Churning Prior to a Big Move

Investor’s first read – Daily edge before the open
DJIA: 18,456
S&P 500: 2,170
Nasdaq Comp.:5,154
Russell 2000: 1,217
Friday, July 29, 2016 9:08 a.m.
The Federal Open Market Committee (FOMC) decided to stick with 0.25% – 0.50% for its benchmark rate, though was more upbeat than a month ago, citing a strong labor market and reduced risk of economic disruption abroad as a result of Britain’s intent to leave the European Union (EU).
This raised speculation of a rate increase at its September 21 meeting.
But Q2 GDP was reported today. The economy grew only 1.2% (annual rate) half of what economists had been estimating.
Anyone expecting a September rate hike can go back to the drawing board.
Yesterday’s reports were mixed. The S&P Case-Shiller Home prices Index for May was flat, but New Home Sales for June sizzled. The Richmond Fed Mfg. Index for July jumped smartly, but PMI Services for July slipped. Consumer Confidence held solid, but the State Street Investor Confidence tumbled. Wednesday: Durable Goods Orders for June were down sharply, Pending Home Sales for June were flat. Today: Imports exceeded imports in June for the International Trade Index, Jobless Claims were up a modest 14,000 for the July 23d week Kansas City Fed Index: July’s decrease reversed June’s advance. Today: 2nd Qtr GDP grew at a 1.2% annual rate., Chicago PMI (9:45), Consumer Sentiment (10:00).
The S&P 500 is pricey at 19.4 times for trailing earnings and 17.1 times on forward earnings. This compares with a 10-year average of 14.4 times and a 2006-2007 (pre-bear) multiple of 16-17.
Right now the market is comfortable with hopes that the gap between normal and pricey can be closed next year when earnings for the S&P are expected to rebound 13%. After five straight quarters of lower earnings, the market cannot hold these levels if the Street begins to doubt 2017 will improve significantly.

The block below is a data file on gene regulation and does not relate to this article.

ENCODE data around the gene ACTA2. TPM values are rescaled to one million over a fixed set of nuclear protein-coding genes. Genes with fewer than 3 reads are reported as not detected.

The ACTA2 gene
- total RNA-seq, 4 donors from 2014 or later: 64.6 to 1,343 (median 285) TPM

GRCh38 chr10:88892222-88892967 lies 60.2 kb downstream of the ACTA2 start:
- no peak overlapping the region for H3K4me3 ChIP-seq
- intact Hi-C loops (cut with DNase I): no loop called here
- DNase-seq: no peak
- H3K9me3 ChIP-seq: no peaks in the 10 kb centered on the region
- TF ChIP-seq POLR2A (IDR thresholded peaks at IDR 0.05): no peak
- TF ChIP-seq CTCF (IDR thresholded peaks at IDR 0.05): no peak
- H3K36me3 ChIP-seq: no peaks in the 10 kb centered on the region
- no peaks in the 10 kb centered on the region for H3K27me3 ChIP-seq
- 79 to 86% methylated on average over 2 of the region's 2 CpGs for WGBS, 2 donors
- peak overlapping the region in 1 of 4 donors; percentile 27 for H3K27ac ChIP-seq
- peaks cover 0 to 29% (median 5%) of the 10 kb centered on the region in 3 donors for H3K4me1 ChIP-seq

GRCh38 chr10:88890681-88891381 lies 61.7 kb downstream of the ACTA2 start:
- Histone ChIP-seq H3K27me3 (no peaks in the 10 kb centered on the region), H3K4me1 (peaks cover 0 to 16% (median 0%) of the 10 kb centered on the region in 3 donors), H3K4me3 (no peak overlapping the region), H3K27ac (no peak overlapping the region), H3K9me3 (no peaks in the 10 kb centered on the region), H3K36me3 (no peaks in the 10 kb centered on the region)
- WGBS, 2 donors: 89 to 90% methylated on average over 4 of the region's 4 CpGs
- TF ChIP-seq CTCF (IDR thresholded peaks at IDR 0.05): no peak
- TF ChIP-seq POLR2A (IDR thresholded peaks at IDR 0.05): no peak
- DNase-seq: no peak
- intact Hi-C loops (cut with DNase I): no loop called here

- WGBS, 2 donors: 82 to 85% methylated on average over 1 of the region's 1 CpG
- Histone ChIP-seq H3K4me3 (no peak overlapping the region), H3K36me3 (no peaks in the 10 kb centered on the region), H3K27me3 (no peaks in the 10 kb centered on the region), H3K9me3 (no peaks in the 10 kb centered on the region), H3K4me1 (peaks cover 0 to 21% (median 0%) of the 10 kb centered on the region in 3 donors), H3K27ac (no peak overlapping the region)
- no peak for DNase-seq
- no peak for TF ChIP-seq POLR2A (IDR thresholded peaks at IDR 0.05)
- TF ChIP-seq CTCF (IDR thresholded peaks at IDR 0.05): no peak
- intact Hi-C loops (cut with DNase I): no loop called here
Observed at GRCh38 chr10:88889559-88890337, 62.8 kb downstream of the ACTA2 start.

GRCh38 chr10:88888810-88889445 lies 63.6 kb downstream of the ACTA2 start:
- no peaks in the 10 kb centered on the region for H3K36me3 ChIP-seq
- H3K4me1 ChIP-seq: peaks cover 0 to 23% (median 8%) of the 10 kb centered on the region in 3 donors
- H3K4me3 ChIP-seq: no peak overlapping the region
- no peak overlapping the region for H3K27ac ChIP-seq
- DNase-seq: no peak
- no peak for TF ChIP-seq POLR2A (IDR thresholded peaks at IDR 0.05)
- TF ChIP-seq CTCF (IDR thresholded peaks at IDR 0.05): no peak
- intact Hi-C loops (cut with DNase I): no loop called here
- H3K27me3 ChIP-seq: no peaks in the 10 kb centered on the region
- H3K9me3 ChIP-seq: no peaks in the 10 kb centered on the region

The market will be under pressure at the open following the Q2 GDP report, which suggests a stall in a slow growing economy, not from consumer spending, but from the corporate side.
Q2 earnings are mixed with positive and negative surprises containing stock prices within a narrow trading channel.
The S&P 500 is up 9.2% from its June 27 low, the Nasdaq Comp. up 12.7%, even in face of another down quarterly earnings report.
With long-bond interest rates at 1.51%, who can blame investors for seeking a return in yield stocks or in growth stocks via capital appreciation.
Investors seem a little too unconcerned with the risks that accompany a late-stage bull market faced with uncertainties non the least of which is a presidential election preceded by very negative and divisive campaigning.
The market has demonstrated its new normal now is, if it is going to go down, it will do so in a hurry, as it did in August 2015 and January this year.
SUPPORT “today” DJIA:18,380 ; S&P 500:2,162; Nasdaq Comp.:5,141.
RESISTANCE “today” DJIA:18,503; S&P 500:2,175; Nasdaq Comp.:5,159.
This market has defied anything I have ever seen EXCEPT that is, near market tops.
News headlines of new all-time highs attracts interest especially from investors who have not participated in this bull market. Likewise, it is forcing investment professionals (brokers, money managers, hedge funds and newsletter writers) to become more fully invested.